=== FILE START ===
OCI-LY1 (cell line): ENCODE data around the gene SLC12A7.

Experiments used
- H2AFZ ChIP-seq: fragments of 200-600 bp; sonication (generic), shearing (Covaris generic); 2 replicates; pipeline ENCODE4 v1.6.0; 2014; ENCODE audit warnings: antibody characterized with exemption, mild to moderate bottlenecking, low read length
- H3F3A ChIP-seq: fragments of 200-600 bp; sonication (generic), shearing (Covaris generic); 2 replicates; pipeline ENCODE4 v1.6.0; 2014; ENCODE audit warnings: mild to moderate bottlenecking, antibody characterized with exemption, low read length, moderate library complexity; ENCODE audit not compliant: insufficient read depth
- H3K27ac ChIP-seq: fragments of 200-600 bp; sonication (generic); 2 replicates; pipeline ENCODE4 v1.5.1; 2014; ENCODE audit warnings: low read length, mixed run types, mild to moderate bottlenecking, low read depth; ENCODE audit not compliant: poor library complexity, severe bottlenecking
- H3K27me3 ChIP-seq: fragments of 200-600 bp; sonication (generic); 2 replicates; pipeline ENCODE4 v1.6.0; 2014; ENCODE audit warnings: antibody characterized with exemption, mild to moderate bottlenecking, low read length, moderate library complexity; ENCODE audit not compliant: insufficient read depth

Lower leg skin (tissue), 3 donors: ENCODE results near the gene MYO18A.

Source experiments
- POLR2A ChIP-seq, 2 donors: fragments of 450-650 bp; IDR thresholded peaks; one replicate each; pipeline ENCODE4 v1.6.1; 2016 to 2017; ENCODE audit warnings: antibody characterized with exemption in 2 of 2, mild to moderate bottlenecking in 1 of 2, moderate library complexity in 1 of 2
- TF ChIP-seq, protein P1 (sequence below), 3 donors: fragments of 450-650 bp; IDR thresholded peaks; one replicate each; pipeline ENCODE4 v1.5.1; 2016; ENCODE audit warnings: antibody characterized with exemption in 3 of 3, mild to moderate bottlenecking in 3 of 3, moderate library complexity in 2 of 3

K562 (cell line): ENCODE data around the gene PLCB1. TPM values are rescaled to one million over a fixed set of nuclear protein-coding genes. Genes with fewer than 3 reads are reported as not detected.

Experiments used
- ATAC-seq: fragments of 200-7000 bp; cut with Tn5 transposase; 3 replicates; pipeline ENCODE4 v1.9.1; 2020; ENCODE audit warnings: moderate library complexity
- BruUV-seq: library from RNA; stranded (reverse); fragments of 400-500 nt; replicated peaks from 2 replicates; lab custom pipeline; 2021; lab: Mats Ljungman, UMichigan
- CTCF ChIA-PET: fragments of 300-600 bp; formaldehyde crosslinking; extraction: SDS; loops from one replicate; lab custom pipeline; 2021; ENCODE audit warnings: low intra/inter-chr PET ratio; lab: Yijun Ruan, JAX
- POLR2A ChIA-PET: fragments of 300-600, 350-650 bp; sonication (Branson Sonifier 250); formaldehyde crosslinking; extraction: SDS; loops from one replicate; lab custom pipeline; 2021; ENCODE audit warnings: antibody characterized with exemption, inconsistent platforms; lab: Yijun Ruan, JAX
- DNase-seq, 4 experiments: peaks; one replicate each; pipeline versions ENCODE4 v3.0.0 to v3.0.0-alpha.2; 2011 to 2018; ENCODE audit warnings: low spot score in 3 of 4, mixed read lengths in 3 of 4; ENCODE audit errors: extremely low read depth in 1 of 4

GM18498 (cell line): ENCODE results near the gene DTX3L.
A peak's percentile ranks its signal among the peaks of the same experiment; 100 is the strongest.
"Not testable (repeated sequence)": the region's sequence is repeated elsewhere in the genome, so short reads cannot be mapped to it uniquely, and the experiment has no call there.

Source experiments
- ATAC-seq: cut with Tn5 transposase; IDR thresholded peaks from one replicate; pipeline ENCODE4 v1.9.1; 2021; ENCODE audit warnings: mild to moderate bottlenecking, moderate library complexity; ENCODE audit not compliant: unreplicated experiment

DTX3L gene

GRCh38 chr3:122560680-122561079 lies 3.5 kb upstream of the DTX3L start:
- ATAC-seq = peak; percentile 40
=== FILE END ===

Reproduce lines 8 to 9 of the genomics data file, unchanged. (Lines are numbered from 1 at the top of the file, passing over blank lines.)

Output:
Source experiments
- POLR2A ChIP-seq, 2 donors: fragments of 450-650 bp; IDR thresholded peaks; one replicate each; pipeline ENCODE4 v1.6.1; 2016 to 2017; ENCODE audit warnings: antibody characterized with exemption in 2 of 2, mild to moderate bottlenecking in 1 of 2, moderate library complexity in 1 of 2